Sustainability Science

, Volume 14, Issue 1, pp 131–138 | Cite as

Understanding island residents’ anxiety about impacts caused by climate change using Best–Worst Scaling: a case study of Amami islands, Japan

  • Takahiro KuboEmail author
  • Takahiro Tsuge
  • Hiroya Abe
  • Hiroya Yamano
Special Feature: Original Article Future Scenarios for Socio-Ecological Production Landscape and Seascape
Part of the following topical collections:
  1. Special Feature: Future Scenarios for Socio-Ecological Production Landscape and Seascape


Climate change poses significant risk to island communities; however, there has been limited quantitative investigation into local people’s perception toward the risk. This study applied Best–Worst Scaling (BWS) to understand residents’ anxieties about potential incidents caused by climate change in Amami islands, Japan. Through an interview with stakeholders, we selected five potential incidents for our BWS attributes: damage caused by typhoon and heavy rain (typhoon), damage caused by flood and a landslide (flood), damage from a drought (drought), damage from ciguatera fish poisoning (ciguatera), and incident caused by jellyfish (jellyfish). Changes in frequencies of the abovementioned incidents have already been observed in Japan. In 2016, we conducted a questionnaire survey of residents in Amami islands and received over 700 valid responses to BWS questions. Results showed that the average respondent was most anxious about the risk of typhoon, followed by flood, drought, ciguatera, and jellyfish. Furthermore, a comparative analysis did not find large variations among the islands in the residents’ anxiety ranking concerning the incidents, but the degrees of their anxieties were different. The Amami-Oshima residents, for example, had relatively higher anxieties about flood, whereas the Okinoerabujima residents showed higher anxiety about drought. These findings support that their risk perceptions are determined by their experience and surrounding environments. Understanding the sensitivity of residents to climate change risk will encourage stakeholders to communicate and enhance climate change adaptation in local communities.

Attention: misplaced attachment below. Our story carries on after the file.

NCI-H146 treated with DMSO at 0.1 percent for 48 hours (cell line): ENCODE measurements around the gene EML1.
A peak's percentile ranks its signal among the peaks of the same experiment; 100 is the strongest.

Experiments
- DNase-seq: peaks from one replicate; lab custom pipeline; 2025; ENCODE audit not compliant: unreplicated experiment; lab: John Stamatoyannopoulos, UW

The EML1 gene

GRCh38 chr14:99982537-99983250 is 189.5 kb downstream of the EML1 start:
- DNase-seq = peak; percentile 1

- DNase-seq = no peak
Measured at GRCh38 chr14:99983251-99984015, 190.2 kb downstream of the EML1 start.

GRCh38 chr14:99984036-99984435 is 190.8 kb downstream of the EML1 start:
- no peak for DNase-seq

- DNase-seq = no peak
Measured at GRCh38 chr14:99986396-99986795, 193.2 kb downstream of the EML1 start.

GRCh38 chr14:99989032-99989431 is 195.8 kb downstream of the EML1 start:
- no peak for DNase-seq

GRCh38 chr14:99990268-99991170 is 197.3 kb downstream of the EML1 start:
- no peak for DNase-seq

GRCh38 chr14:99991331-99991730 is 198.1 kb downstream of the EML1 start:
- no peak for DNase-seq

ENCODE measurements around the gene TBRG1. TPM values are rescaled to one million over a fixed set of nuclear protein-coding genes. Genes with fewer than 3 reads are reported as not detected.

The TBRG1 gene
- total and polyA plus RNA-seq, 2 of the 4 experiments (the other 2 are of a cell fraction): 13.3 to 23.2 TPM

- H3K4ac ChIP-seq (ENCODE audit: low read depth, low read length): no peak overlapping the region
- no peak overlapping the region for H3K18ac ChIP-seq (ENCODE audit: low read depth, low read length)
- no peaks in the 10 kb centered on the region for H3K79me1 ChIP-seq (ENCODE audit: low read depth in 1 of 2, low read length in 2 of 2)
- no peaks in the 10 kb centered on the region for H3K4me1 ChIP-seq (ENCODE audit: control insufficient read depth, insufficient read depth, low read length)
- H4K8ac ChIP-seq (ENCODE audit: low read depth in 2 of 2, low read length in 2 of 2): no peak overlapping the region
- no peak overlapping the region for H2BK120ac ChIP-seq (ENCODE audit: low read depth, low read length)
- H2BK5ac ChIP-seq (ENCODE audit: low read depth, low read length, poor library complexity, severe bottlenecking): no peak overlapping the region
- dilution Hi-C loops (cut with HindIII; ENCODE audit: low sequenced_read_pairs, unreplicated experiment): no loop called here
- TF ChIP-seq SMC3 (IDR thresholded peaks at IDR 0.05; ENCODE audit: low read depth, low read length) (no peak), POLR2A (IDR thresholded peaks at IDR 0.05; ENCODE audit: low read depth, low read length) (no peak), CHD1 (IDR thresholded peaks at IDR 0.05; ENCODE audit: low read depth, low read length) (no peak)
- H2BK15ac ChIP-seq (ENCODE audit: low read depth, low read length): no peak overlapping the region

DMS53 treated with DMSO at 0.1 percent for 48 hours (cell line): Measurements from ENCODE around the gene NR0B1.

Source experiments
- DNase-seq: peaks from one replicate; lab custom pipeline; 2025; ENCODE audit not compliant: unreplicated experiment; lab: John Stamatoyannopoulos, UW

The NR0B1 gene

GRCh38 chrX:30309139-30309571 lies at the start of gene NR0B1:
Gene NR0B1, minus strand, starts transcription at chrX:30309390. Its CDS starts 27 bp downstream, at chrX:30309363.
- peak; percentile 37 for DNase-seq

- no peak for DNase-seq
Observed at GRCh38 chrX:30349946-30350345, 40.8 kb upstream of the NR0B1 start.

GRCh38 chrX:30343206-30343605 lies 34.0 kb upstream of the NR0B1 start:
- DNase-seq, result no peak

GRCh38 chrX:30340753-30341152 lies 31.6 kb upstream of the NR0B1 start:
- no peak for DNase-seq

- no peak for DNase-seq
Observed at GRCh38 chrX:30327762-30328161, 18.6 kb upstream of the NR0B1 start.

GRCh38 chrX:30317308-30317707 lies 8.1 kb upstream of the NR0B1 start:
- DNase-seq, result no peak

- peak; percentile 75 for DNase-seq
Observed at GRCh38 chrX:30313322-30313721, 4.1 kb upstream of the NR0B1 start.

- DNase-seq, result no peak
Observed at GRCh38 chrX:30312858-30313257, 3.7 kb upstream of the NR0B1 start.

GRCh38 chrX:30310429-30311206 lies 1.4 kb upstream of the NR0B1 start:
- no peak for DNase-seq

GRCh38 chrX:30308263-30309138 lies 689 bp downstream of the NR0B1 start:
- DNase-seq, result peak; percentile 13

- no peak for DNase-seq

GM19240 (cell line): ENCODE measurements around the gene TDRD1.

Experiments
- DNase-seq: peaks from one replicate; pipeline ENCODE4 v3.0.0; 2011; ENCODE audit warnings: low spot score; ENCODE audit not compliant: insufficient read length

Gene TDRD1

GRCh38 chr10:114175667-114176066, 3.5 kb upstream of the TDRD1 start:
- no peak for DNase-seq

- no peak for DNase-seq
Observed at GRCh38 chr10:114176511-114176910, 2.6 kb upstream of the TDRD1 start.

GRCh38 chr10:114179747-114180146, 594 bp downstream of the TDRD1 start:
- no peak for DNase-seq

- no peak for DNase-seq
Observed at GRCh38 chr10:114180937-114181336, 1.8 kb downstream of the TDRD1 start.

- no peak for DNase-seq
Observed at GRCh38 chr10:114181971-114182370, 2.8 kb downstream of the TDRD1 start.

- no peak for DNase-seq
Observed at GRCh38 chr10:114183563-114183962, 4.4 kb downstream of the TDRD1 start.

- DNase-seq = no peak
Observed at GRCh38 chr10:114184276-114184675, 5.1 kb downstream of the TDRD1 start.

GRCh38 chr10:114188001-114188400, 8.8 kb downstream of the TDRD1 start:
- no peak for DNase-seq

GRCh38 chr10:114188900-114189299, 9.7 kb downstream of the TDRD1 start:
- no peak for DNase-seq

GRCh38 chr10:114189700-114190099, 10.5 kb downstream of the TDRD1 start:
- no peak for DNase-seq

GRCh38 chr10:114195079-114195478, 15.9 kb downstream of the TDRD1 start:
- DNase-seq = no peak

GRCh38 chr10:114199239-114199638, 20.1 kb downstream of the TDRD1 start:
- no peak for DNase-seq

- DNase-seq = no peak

Amami islands Best–Worst Scaling Climate change adaptation Climate change communication Island resident 



We acknowledge financial support from the Japan Society for the Promotion of Science (no. 16K00697), and the Ministry of the Environmental, Japan [Economics and Policy Study; ERTDF (S-15: Predicting and Assessing Natural Capital and Ecosystem Services (PANCES)]. We appreciate the Ministry of the Environment, the local governments and all respondents to the survey in the Amami Islands for their kind cooperation. We also thank Miyamoto, R., Mitsui, S., Mameno, K., and Uryu, S. for their support conducting the research.


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Copyright information

© Springer Japan KK, part of Springer Nature 2018

Authors and Affiliations

  1. 1.Center for Environmental Biology and Ecosystem StudiesNational Institute for Environmental Studies (NIES)TsukubaJapan
  2. 2.Faculty of EconomicsKonan UniversityKobeJapan

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